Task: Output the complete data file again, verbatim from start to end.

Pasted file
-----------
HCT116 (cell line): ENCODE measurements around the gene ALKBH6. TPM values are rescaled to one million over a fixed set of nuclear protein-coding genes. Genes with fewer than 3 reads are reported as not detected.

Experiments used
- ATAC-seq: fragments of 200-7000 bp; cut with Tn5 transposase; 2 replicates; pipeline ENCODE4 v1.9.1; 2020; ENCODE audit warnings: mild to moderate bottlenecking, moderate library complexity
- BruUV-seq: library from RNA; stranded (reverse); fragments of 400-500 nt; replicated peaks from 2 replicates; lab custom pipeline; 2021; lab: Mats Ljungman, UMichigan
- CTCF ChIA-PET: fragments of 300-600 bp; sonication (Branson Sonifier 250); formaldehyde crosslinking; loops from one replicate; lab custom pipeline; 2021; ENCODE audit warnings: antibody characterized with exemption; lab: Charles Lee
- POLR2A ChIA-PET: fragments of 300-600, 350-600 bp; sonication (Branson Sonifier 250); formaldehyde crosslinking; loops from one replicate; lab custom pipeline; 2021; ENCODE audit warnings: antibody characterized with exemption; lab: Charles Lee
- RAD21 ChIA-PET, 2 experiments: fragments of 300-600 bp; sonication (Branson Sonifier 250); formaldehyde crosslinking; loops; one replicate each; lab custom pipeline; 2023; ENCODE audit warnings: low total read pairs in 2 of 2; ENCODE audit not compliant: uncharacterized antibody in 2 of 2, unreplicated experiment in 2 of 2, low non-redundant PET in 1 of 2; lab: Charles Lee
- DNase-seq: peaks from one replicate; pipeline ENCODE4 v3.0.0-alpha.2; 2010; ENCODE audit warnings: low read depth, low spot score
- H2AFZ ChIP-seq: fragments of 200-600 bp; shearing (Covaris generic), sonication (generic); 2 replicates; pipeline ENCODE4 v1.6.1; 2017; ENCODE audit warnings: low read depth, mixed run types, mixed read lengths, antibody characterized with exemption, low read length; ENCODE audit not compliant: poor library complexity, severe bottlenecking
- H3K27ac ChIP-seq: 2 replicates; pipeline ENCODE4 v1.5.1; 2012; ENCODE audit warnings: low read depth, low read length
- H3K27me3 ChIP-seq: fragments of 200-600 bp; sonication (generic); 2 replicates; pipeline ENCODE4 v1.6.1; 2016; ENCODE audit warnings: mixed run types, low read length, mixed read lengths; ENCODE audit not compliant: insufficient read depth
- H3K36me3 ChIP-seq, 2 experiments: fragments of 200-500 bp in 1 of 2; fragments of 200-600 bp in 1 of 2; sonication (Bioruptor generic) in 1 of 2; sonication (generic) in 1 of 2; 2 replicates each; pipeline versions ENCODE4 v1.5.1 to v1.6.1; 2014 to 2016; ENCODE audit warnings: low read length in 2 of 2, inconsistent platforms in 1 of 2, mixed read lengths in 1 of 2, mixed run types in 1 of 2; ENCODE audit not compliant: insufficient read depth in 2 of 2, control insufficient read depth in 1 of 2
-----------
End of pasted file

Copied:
HCT116 (cell line): ENCODE measurements around the gene ALKBH6. TPM values are rescaled to one million over a fixed set of nuclear protein-coding genes. Genes with fewer than 3 reads are reported as not detected.

Experiments used
- ATAC-seq: fragments of 200-7000 bp; cut with Tn5 transposase; 2 replicates; pipeline ENCODE4 v1.9.1; 2020; ENCODE audit warnings: mild to moderate bottlenecking, moderate library complexity
- BruUV-seq: library from RNA; stranded (reverse); fragments of 400-500 nt; replicated peaks from 2 replicates; lab custom pipeline; 2021; lab: Mats Ljungman, UMichigan
- CTCF ChIA-PET: fragments of 300-600 bp; sonication (Branson Sonifier 250); formaldehyde crosslinking; loops from one replicate; lab custom pipeline; 2021; ENCODE audit warnings: antibody characterized with exemption; lab: Charles Lee
- POLR2A ChIA-PET: fragments of 300-600, 350-600 bp; sonication (Branson Sonifier 250); formaldehyde crosslinking; loops from one replicate; lab custom pipeline; 2021; ENCODE audit warnings: antibody characterized with exemption; lab: Charles Lee
- RAD21 ChIA-PET, 2 experiments: fragments of 300-600 bp; sonication (Branson Sonifier 250); formaldehyde crosslinking; loops; one replicate each; lab custom pipeline; 2023; ENCODE audit warnings: low total read pairs in 2 of 2; ENCODE audit not compliant: uncharacterized antibody in 2 of 2, unreplicated experiment in 2 of 2, low non-redundant PET in 1 of 2; lab: Charles Lee
- DNase-seq: peaks from one replicate; pipeline ENCODE4 v3.0.0-alpha.2; 2010; ENCODE audit warnings: low read depth, low spot score
- H2AFZ ChIP-seq: fragments of 200-600 bp; shearing (Covaris generic), sonication (generic); 2 replicates; pipeline ENCODE4 v1.6.1; 2017; ENCODE audit warnings: low read depth, mixed run types, mixed read lengths, antibody characterized with exemption, low read length; ENCODE audit not compliant: poor library complexity, severe bottlenecking
- H3K27ac ChIP-seq: 2 replicates; pipeline ENCODE4 v1.5.1; 2012; ENCODE audit warnings: low read depth, low read length
- H3K27me3 ChIP-seq: fragments of 200-600 bp; sonication (generic); 2 replicates; pipeline ENCODE4 v1.6.1; 2016; ENCODE audit warnings: mixed run types, low read length, mixed read lengths; ENCODE audit not compliant: insufficient read depth
- H3K36me3 ChIP-seq, 2 experiments: fragments of 200-500 bp in 1 of 2; fragments of 200-600 bp in 1 of 2; sonication (Bioruptor generic) in 1 of 2; sonication (generic) in 1 of 2; 2 replicates each; pipeline versions ENCODE4 v1.5.1 to v1.6.1; 2014 to 2016; ENCODE audit warnings: low read length in 2 of 2, inconsistent platforms in 1 of 2, mixed read lengths in 1 of 2, mixed run types in 1 of 2; ENCODE audit not compliant: insufficient read depth in 2 of 2, control insufficient read depth in 1 of 2